Tagdigital rights

Which type of Smart City do we want to live in?

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Connectivity changes the nature of things. It quite literally changes what a thing is.

By adding connectivity to, say, the proverbial internet fridge it stops being just an appliance that chills food. It becomes a device that senses; captures, processes and shares information; acts on this processed information. The thing-formerly-known-as-fridge becomes an extension of the network. It makes the boundaries of the apartment more permeable.

So connectivity changes the fridge. It adds features and capabilities. It adds vulnerabilities. At the same time, it also adds a whole new layer of politics to the fridge.

Power dynamics

Why do I keep rambling on about fridges? Because once we add connectivity — or rather: data-driven decision making of any kind — we need to consider power dynamics.

If you’ve seen me speak at any time throughout the last year, chances are you’ve encountered this slide that I use to illustrate this point:

The connected home and the smart city are two areas where the changing power dynamics of IoT (in the larger sense) and data-driven decision making manifest most clearly: The connected home, because it challenges our notions of privacy (in the last 150 years, in the global West). And the smart city, because there is no opting out of public space. Any sensor, any algorithm involved in governing public space impacts all citizens.

That’s what connects the fridge (or home) and the city: Both change fundamentally by adding a data layer. Both acquire a new kind of agenda.

3 potential cities of 2030

So as a thought experiment, let’s project three potential cities in the year 2030 — just over a decade from now. Which of these would you like to live in, which would you like to prevent?

In CITY A, a pedestrian crossing a red light is captured by facial recognition cameras and publicly shamed. Their CitizenRank is downgraded to IRRESPONSIBLE, their health insurance price goes up, they lose the permission to travel abroad.

In CITY B, wait times at the subway lines are enormous. Luckily, your Amazon Prime membership has expended to cover priority access to this formerly public infrastructure, and now includes dedicated quick access lines to the subway. With Amazon Prime, you are guaranteed Same Minute Access.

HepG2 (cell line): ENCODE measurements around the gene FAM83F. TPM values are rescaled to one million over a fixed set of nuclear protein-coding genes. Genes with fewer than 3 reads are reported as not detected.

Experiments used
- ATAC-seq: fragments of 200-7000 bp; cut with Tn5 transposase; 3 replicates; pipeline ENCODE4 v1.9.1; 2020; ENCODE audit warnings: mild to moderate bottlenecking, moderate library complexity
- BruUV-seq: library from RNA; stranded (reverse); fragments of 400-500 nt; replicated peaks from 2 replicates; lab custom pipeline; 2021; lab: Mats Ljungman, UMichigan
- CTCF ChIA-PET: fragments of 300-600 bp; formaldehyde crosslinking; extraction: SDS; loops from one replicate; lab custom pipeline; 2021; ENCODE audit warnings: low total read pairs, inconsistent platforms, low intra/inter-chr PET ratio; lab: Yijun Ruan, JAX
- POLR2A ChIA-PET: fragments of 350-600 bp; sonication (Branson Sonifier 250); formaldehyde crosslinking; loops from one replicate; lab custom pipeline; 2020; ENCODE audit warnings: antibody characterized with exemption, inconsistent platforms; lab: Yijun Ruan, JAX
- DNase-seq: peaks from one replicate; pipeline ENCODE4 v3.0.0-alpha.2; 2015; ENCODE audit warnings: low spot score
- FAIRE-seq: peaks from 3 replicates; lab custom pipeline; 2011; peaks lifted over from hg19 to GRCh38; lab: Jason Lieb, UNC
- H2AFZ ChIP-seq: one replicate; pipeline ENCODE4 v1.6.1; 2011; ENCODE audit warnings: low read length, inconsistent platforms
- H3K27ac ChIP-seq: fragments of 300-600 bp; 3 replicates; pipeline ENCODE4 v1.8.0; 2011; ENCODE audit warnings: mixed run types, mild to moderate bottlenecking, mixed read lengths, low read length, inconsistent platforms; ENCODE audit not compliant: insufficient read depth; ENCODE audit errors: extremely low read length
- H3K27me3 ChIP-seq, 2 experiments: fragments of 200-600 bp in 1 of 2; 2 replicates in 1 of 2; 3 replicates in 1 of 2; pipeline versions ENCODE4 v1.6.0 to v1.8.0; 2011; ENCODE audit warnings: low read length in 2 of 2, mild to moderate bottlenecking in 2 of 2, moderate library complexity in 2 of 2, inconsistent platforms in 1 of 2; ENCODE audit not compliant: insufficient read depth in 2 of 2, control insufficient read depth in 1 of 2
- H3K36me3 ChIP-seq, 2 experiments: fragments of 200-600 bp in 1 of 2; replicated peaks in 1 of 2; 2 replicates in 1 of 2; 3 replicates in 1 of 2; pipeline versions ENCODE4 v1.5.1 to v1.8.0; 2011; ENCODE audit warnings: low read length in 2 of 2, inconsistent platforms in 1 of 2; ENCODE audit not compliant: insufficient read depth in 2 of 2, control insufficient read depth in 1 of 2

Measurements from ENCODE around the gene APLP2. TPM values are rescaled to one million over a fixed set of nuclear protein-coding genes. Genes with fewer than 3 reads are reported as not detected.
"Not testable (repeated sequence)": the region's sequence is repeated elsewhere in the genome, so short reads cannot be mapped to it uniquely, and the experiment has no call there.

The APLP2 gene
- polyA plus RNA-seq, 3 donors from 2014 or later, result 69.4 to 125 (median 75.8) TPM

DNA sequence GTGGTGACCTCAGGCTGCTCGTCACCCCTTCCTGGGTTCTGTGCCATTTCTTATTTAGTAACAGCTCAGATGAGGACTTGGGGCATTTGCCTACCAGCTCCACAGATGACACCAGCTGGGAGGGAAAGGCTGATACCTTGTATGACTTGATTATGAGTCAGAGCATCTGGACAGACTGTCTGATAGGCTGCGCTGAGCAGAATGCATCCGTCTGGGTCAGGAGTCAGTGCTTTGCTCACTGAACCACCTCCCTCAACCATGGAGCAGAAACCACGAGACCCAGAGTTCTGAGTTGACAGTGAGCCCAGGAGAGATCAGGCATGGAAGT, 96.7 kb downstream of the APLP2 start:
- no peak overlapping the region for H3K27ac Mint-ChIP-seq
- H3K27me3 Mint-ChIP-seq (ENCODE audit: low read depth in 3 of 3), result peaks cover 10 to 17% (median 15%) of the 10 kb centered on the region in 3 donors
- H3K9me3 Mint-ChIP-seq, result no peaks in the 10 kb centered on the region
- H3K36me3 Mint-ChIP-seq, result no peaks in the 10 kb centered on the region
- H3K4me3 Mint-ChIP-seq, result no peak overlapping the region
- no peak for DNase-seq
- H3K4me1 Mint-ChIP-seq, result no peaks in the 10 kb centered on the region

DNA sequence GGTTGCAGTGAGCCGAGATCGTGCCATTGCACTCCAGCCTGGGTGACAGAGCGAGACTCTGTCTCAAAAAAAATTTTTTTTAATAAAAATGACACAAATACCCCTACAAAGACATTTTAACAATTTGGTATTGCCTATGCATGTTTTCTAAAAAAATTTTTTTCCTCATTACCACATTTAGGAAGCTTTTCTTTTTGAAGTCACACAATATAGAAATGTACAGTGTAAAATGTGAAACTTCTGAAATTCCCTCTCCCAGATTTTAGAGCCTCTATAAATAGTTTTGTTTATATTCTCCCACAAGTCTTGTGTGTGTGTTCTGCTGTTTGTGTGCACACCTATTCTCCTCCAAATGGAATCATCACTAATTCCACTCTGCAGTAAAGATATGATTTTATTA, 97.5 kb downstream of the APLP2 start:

In CITY C, most government services are coordinated through a centralized government database that identifies all citizens by their fingerprints. This isn’t restricted to digital government services, but also covers credit card applications or buying a SIM card. However, the official fingerprint scanners often fail to scan manual laborers’ fingerprints correctly. The backup system (iris scans) don’t work on too well on those with eye conditions like cataract. Whenever these ID scans don’t work, the government service requests are denied.

Now, as you may have recognized, this is of course a trick question. (Apologies.) Two of these cities more or less exist today:

  • CITY A represents the Chinese smart city model based on surveillance and control, as piloted in Shenzhen or Beijing.
  • CITY C is based on India’s centralized government identification database, Aadhaar.
  • Only CITY B is truly, fully fictional (for now).

What model of Smart City to optimize for?

We need to decide what characteristics of a Smart City we’d like to optimize for. Do we want to optimize for efficiency, resource control, and data-driven management? Or do we want to optimize for participation & opportunity, digital citizens rights, equality and sustainability?

There are no right or wrong answers (even though I’d clearly prefer a focus on the second set of characteristics), but it’s a decision we should make deliberately. One leads to favoring monolithic centralized control structures, black box algorithms and top-down governance. The other leads to decentralized and participatory structures, openness and transparency, and more bottom-up governance built in.

Whichever we build, these are the kinds of dependencies we should keep in mind. I’d rather have an intense, participatory deliberation process that involves all stakeholders than just quickly throwing a bunch of Smart City tech into the urban fabric.

After all, this isn’t just about technology choices: It’s the question what kind of society we want to live in.

An easy guide to applying the #IOTmanifesto

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The #IOTmanifesto is a great set of guidelines for designing connected products and services. (Read more about it on iotmanifesto.com.)

Trying to make it more actionable (rather than just aspirational), the IOTmanifesto team created this cheatsheet that gives a bit of support in how to best apply the manifesto in everyday life, like say in a client meeting.

IoT Manifesto at Mozfest 2015